If a school’s curriculum and ethos is not rigorous enough for any pupil to have the opportunity to work hard, and make sufficient progress to make an application to Oxbridge*, then that school is failing its pupils. This should not be confused with meaning that every child should apply to Oxbridge. Rather, every child who might have been capable of it, whether we recognise that pupils as a potential ‘Oxbridge’ child in Year 7 or not, should have the option of applying. The litmus test to for me is this: imagine a pupils arrives in Year 7 – Chloe – and her reading age is four years behind her chronological age, she is ‘badly behaved’ – disruptive, even, and doesn’t intend to study beyond school. Is your school teaching Chloe the self-discipline she needs to develop good habits as a hard-working pupil? (Is your school teaching self-discipline at all?) Is Chloe being challenged sufficiently in her lessons so that she is making good progress? Is Chloe going to catch up with her reading? Will Chloe think it is a possibility for her to go to university? Will she have the knowledge of all the options available to her for when she leaves school? My point is this – you never know who is capable of achieving remarkable things based on their prior attainment/behaviour/SEN label. What right do I have to decide a pupil is not Oxbridge material without first offering them the very best curriculum, inculcating the very best habits and offering the knowledge to access such institutions? If schools get things right, pupils can and will turn around. I’ve seen remarkable transformations. That is social mobility.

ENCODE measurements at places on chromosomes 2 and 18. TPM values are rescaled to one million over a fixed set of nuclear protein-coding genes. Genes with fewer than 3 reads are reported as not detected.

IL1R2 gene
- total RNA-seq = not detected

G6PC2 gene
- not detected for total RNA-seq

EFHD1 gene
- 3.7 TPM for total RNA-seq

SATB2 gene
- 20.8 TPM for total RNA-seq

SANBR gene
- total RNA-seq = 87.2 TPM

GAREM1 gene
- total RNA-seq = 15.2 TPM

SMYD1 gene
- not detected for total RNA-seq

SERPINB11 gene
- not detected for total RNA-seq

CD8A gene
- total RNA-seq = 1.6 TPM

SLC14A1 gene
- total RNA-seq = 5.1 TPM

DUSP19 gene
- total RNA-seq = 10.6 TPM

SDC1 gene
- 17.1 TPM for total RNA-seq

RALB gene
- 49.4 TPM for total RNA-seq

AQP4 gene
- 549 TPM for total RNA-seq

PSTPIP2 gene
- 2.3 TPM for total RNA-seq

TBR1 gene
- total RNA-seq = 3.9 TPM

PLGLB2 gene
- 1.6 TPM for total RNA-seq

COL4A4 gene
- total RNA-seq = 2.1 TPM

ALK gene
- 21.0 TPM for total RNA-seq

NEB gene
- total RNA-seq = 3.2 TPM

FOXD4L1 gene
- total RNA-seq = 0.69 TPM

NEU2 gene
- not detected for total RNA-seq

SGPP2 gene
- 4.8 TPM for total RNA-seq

Even if after all of this, Chloe doesn’t choose to apply to Cambridge or doesn’t get the grades to do so, we can more validly claim this was down to her rather than a failing of the school. Maybe Chloe didn’t work hard enough, or maybe she took longer to learn the content and so by the time she sat her exams, despite working hard, she didn’t make the required grades. Of course, schools must always ask themselves what more could they have done. I am not asserting that schools that do not send lots of pupils to Oxbridge are failures – I am simply saying that schools should be asking themselves if they are optimising the use of their resources well enough to make the only limiting factor for a pupil’s achievement their own hard work or ‘ability’. We as teachers in the state sector have the responsibility of using our capital optimally give every pupil that enrols to our school the best chance to access any part of society that they would have been able to if they went to Eton or Harrow.